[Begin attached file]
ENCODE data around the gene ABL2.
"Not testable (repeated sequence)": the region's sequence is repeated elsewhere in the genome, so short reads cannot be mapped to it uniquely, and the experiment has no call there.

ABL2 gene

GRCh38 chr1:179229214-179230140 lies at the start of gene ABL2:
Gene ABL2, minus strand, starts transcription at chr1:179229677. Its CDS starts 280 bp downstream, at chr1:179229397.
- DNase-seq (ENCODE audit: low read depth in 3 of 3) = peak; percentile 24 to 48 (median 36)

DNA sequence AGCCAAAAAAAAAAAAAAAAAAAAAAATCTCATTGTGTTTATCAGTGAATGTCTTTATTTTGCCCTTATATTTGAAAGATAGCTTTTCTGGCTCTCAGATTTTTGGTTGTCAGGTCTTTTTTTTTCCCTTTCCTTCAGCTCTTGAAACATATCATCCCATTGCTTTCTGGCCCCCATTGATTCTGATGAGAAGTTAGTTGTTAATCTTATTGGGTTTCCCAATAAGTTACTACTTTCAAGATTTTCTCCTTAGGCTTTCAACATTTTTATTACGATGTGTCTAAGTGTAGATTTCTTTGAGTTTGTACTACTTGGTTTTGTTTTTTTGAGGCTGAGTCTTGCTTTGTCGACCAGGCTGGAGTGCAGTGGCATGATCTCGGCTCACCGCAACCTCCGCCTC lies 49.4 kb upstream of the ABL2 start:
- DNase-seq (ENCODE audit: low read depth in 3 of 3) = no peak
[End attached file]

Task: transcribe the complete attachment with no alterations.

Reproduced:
ENCODE data around the gene ABL2.
"Not testable (repeated sequence)": the region's sequence is repeated elsewhere in the genome, so short reads cannot be mapped to it uniquely, and the experiment has no call there.

ABL2 gene

GRCh38 chr1:179229214-179230140 lies at the start of gene ABL2:
Gene ABL2, minus strand, starts transcription at chr1:179229677. Its CDS starts 280 bp downstream, at chr1:179229397.
- DNase-seq (ENCODE audit: low read depth in 3 of 3) = peak; percentile 24 to 48 (median 36)

DNA sequence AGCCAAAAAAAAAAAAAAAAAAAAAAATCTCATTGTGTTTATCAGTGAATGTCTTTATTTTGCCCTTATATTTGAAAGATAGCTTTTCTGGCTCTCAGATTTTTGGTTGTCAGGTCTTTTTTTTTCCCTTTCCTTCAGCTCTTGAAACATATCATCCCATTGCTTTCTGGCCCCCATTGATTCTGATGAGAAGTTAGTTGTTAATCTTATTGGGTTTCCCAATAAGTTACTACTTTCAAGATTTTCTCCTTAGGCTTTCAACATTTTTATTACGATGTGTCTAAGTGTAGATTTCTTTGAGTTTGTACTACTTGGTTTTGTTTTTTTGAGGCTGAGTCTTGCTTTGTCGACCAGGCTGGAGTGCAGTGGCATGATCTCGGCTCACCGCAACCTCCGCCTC lies 49.4 kb upstream of the ABL2 start:
- DNase-seq (ENCODE audit: low read depth in 3 of 3) = no peak